I recently was on vacation in Rocky Mountain National Park. Suspended on an overlook of astonishing beauty at 11,000 feet above sea level, I stared out at the tundra and bits of August snow that still clung to the highest peaks. Suddenly my attention was snapped from the massive boulders and landscapes to the ringing of my cell phone. It was a referring doctor asking me about a mutual patient with uncontrolled high blood pressure who needed to be seen as soon as possible.
The good thing about mobile communication devices is that just about anyone who has your number can you reach you anytime and almost anywhere. That’s also the bad thing. I know — I should have turned it off, but I had forgotten. I politely explained to the doc that I was out of town, but would let my office know that the patient needed to be seen that week.
As many things in life, technology offers both improvements and harmful distractions. No longer do I have to tell my family and friends where I am going or how I can be reached — they simply call, email, or text me. Gone are the days of pagers, (which I curiously still see on the hips of some doctors––probably the same ones without an EMR or office fax machine), but largely everyone has a cell or smart phone.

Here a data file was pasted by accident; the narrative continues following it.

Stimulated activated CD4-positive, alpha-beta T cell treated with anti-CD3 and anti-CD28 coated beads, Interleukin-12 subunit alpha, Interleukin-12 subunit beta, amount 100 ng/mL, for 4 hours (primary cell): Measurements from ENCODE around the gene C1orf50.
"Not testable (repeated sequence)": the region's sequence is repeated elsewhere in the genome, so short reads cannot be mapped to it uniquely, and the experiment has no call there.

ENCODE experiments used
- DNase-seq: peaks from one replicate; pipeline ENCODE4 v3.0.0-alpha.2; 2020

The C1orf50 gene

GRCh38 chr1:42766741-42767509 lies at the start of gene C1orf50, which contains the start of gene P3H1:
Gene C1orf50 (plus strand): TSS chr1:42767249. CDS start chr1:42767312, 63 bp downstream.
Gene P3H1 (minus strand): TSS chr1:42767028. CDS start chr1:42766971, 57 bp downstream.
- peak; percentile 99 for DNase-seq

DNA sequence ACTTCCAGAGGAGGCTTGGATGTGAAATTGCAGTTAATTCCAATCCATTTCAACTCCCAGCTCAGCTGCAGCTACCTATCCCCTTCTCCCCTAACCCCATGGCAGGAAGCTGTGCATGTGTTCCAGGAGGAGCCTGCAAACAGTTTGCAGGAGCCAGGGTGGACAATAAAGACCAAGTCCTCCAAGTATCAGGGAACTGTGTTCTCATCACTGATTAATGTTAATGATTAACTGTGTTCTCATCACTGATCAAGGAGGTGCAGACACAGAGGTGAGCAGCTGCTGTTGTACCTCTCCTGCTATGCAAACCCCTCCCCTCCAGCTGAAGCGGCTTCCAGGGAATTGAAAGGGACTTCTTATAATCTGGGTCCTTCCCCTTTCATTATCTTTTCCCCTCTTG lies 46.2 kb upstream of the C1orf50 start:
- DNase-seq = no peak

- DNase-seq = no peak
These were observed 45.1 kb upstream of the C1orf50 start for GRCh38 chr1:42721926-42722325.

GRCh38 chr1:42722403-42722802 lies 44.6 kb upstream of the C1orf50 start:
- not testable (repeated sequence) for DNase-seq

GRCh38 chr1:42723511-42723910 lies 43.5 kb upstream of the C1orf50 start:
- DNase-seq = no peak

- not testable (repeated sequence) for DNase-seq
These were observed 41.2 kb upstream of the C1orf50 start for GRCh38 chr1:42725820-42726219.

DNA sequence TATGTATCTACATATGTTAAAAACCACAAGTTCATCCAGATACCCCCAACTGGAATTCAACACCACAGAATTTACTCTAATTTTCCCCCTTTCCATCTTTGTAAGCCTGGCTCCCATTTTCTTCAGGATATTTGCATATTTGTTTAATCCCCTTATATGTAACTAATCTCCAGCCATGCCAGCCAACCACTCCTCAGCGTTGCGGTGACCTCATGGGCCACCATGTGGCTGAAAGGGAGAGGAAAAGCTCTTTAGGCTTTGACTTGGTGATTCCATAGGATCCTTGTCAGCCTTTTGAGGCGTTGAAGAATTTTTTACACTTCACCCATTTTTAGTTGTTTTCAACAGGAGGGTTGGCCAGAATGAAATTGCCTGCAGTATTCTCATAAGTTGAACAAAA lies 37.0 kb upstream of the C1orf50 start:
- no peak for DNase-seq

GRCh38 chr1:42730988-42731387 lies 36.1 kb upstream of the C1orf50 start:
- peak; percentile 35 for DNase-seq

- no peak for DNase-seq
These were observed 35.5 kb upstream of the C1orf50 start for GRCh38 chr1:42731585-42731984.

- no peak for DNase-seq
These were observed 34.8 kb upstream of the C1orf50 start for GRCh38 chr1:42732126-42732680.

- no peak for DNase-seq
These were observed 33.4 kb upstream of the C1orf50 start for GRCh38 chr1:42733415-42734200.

I often joke that as an aging physician, I am confronted by two diverting curves on a graph, each one heading in opposite directions. One is the number of useful synapses left in my brain plotted on the horizontal axis, against my chronological age, on the vertical axis. That curve is heading down. The other has the same aging axis, but lists the number and types of new technological devices and inventions. This curve is heading north. I’m not sure when it happened, but I am guessing the lines crossed a few years ago.
Instant informational access is a two-edged sword. On the one hand, I do believe that smart phones and tablets and a good EMR, improves the speed and quality of patient care. However, the Internet has opened up a veritable Pandora’s box of self-diagnosis options for my patients as well. Or as my sister likes to term it, “Dr. Internet.” I remind my patients about the old saying of “A little knowledge can be a dangerous thing,” but most of them then look at me in mild shock or disbelief. It is as if they are thinking, but not saying, “I know you went to medical school and did all that training for all those years, but I think WebMD is just as smart as you are.” To which I think silently, “So if everything you need to know is on the World Wide Web, then why are you here?”
Mind games aside, I believe that I have kept up with the technological advances in medicine, and am convinced that the benefits outweigh the risks, (such as device addiction, distraction, and depersonalization). However, the doctor-patient face-to-face, (not FaceTime) relationship, must be preserved. Technology, in whatever form, is just a tool, and like any tool can be used for good or well, Angry Birds.
David Mokotoff is a cardiologist who blogs at Cardio Author Doc. He is the author of The Moose’s Children: A Memoir of Betrayal, Death, and Survival.